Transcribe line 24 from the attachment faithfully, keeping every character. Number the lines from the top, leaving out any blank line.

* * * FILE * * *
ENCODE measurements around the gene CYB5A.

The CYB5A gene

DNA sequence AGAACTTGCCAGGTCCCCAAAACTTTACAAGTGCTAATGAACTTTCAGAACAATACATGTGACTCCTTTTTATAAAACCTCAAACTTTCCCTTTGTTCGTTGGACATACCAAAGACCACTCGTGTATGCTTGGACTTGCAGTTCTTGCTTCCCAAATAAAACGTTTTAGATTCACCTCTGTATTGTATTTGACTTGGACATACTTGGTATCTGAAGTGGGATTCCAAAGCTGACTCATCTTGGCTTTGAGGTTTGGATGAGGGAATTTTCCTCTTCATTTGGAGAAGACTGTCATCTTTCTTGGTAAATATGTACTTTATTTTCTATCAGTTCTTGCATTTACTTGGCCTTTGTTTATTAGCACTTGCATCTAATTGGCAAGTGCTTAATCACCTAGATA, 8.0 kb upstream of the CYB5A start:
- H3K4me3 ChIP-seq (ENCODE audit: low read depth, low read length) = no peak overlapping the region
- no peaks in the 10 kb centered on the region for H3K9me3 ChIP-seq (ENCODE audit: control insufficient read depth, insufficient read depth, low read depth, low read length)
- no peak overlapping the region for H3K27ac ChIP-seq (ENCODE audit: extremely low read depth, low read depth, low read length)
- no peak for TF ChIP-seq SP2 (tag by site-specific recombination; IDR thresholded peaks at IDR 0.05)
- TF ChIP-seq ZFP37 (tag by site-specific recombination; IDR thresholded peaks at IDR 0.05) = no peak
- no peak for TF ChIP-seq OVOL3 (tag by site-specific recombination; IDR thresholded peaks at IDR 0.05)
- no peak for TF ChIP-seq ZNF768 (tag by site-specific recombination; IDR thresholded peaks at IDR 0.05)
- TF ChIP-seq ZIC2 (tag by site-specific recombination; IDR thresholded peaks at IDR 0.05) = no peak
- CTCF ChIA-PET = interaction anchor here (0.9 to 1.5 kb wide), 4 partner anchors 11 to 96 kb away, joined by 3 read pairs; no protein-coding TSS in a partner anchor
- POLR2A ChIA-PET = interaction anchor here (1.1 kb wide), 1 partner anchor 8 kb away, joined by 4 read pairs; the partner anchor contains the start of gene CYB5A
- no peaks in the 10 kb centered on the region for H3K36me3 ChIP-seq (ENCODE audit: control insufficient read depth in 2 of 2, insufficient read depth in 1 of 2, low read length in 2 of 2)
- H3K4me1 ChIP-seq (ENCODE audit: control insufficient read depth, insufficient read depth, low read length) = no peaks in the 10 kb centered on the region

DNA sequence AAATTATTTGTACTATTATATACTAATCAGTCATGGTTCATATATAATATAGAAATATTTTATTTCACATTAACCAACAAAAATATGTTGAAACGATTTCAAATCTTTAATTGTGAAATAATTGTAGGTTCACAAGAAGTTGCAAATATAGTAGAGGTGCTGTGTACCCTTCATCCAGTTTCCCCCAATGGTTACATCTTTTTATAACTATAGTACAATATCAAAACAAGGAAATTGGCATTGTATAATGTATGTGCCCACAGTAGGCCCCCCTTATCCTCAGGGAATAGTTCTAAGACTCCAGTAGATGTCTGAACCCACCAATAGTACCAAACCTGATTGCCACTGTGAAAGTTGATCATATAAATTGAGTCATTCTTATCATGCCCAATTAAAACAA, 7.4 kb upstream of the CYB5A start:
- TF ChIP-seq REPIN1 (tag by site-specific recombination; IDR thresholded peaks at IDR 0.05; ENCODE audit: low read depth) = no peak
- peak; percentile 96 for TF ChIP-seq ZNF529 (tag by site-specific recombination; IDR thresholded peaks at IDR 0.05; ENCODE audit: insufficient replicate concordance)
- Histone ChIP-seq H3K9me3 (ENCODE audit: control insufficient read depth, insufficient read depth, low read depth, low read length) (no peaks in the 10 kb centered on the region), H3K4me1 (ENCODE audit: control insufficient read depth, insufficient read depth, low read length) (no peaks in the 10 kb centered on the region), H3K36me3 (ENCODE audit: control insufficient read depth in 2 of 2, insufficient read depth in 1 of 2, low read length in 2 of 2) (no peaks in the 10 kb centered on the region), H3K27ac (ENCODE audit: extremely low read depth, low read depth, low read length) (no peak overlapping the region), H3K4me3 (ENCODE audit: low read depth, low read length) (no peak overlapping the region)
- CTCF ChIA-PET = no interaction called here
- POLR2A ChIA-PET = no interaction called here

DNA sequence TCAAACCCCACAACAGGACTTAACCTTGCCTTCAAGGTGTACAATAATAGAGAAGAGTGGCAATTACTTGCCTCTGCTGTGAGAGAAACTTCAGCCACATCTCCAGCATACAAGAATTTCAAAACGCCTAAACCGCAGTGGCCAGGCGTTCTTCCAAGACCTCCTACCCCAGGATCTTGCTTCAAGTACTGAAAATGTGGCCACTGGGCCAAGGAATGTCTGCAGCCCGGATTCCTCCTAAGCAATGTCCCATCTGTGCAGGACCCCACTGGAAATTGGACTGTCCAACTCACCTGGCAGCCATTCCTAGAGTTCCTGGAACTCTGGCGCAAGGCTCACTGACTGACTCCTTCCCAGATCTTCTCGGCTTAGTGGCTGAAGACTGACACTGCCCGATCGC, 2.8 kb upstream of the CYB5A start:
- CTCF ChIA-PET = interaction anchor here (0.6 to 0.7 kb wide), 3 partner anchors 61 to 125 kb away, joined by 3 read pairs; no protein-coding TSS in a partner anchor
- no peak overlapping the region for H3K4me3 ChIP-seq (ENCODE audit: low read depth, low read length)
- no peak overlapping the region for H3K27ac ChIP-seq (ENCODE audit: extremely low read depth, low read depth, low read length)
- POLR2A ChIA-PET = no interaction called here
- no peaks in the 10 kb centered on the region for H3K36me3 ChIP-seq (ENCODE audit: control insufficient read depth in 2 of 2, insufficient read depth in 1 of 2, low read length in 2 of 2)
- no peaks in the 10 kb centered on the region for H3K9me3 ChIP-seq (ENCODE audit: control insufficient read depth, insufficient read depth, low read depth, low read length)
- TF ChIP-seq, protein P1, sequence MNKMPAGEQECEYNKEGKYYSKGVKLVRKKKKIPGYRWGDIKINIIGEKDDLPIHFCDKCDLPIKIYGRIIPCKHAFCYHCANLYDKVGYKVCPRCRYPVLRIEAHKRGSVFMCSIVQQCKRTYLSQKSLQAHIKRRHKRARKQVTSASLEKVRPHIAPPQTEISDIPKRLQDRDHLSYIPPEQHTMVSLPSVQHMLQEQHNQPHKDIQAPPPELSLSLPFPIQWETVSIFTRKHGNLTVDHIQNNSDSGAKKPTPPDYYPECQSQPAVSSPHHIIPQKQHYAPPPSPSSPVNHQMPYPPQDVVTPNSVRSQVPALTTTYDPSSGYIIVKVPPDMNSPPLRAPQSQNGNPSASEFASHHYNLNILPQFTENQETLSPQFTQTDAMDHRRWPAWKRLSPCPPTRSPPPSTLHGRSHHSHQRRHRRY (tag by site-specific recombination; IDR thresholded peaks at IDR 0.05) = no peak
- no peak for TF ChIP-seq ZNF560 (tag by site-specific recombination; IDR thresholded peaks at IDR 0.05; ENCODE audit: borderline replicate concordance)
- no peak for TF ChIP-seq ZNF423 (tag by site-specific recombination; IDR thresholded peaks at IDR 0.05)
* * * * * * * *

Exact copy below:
- no peak overlapping the region for H3K4me3 ChIP-seq (ENCODE audit: low read depth, low read length)